By the 1970s, it was clear that there were serious risks associated with an overdose of acetaminophen, the active ingredient in Tylenol. Scientists noted more cases of people accidentally taking too much or overdosing on purpose to attempt suicide. In 1975, the prestigious medical journal the Lancet warned that acetaminophen toxicity was a “serious problem.” In 1977, a panel of experts urged the Food and Drug Administration to add a clear, specific warning to acetaminophen drug labels that an overdose can cause “severe liver damage.” But it would be decades before the agency required the warning or drug makers such as McNeil Consumer Healthcare, the Johnson & Johnson unit that makes Tylenol, added it. After more than 35 years, the FDA still hasn't finalized how it will regulate acetaminophen. Just last month, the agency blew past another deadline. Despite the risks, acetaminophen has become ubiquitous.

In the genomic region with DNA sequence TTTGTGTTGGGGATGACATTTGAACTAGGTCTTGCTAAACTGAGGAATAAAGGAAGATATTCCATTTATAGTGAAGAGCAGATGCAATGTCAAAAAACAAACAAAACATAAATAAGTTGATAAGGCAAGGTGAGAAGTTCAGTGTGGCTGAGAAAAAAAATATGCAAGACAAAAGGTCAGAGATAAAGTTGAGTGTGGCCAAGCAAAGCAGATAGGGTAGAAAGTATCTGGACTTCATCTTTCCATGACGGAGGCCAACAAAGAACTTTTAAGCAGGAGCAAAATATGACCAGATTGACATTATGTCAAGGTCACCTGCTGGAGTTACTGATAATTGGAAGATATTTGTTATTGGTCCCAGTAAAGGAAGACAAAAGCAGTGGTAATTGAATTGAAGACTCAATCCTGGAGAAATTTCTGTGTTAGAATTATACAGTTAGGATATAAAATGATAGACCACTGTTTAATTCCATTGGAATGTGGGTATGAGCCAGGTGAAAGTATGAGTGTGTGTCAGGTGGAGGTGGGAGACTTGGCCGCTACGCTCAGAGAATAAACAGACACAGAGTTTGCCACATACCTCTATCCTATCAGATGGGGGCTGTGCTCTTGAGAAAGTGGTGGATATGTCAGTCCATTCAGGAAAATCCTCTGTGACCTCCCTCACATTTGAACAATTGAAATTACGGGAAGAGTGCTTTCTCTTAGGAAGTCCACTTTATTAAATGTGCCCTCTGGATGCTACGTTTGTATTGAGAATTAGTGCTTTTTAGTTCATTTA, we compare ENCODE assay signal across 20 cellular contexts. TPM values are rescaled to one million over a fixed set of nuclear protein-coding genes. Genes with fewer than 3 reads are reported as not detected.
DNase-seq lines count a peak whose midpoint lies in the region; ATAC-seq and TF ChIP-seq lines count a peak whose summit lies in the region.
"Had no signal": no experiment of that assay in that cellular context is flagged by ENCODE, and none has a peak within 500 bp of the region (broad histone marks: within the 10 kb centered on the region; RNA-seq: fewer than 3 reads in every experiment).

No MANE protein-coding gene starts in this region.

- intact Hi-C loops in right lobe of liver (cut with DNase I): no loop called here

Tylenol bottle illustrationPHOTO: LARS KLOVE
600
medications with acetaminophen currently approved for sale in the U.S.
 
27
billion acetaminophen doses sold in the U.S. in 2009
 
1,567
Americans who died from 2001-2010 from accidental acetaminophen poisoning
 
1,400
Americans who committed suicide by taking acetaminophen from 2000-2010